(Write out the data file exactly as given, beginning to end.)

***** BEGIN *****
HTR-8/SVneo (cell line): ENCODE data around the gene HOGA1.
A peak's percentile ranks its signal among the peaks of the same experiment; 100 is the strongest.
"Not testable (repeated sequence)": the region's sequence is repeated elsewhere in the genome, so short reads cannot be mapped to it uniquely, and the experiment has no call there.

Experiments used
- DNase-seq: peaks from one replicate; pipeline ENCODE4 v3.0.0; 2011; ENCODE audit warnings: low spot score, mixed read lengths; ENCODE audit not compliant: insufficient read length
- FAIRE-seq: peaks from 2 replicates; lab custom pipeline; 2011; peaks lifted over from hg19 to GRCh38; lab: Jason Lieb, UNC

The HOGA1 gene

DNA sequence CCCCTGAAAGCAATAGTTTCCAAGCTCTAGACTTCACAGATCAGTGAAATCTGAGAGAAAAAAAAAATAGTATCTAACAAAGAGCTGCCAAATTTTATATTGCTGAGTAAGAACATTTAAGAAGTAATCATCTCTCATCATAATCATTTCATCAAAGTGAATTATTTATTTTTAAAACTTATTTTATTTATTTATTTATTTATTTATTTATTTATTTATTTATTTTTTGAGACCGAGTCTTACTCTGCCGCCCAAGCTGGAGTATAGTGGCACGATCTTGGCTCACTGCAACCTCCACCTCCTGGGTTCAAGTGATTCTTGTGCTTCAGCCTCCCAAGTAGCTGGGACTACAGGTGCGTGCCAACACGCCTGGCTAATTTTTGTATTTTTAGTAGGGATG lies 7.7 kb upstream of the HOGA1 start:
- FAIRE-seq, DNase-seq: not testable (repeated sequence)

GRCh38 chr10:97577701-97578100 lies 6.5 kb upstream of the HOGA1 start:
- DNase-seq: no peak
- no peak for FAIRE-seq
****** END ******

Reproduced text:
HTR-8/SVneo (cell line): ENCODE data around the gene HOGA1.
A peak's percentile ranks its signal among the peaks of the same experiment; 100 is the strongest.
"Not testable (repeated sequence)": the region's sequence is repeated elsewhere in the genome, so short reads cannot be mapped to it uniquely, and the experiment has no call there.

Experiments used
- DNase-seq: peaks from one replicate; pipeline ENCODE4 v3.0.0; 2011; ENCODE audit warnings: low spot score, mixed read lengths; ENCODE audit not compliant: insufficient read length
- FAIRE-seq: peaks from 2 replicates; lab custom pipeline; 2011; peaks lifted over from hg19 to GRCh38; lab: Jason Lieb, UNC

The HOGA1 gene

DNA sequence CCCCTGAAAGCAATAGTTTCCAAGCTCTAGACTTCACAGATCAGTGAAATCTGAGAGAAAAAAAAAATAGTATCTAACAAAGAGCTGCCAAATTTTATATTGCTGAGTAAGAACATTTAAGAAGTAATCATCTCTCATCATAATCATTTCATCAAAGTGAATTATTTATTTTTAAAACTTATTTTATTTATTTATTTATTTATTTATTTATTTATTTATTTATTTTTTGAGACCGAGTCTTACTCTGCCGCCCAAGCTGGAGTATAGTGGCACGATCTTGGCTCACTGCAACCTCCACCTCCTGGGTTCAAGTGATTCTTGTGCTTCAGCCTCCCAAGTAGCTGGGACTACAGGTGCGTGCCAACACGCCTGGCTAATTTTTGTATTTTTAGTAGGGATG lies 7.7 kb upstream of the HOGA1 start:
- FAIRE-seq, DNase-seq: not testable (repeated sequence)

GRCh38 chr10:97577701-97578100 lies 6.5 kb upstream of the HOGA1 start:
- DNase-seq: no peak
- no peak for FAIRE-seq